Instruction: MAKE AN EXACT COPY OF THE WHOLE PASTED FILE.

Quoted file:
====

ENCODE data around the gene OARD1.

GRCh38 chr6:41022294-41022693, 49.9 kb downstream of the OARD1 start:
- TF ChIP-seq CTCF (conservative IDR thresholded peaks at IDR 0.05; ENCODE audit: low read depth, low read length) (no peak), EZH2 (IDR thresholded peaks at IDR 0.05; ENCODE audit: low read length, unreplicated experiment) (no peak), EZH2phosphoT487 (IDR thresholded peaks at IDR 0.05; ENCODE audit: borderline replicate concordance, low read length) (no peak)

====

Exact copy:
ENCODE data around the gene OARD1.

GRCh38 chr6:41022294-41022693, 49.9 kb downstream of the OARD1 start:
- TF ChIP-seq CTCF (conservative IDR thresholded peaks at IDR 0.05; ENCODE audit: low read depth, low read length) (no peak), EZH2 (IDR thresholded peaks at IDR 0.05; ENCODE audit: low read length, unreplicated experiment) (no peak), EZH2phosphoT487 (IDR thresholded peaks at IDR 0.05; ENCODE audit: borderline replicate concordance, low read length) (no peak)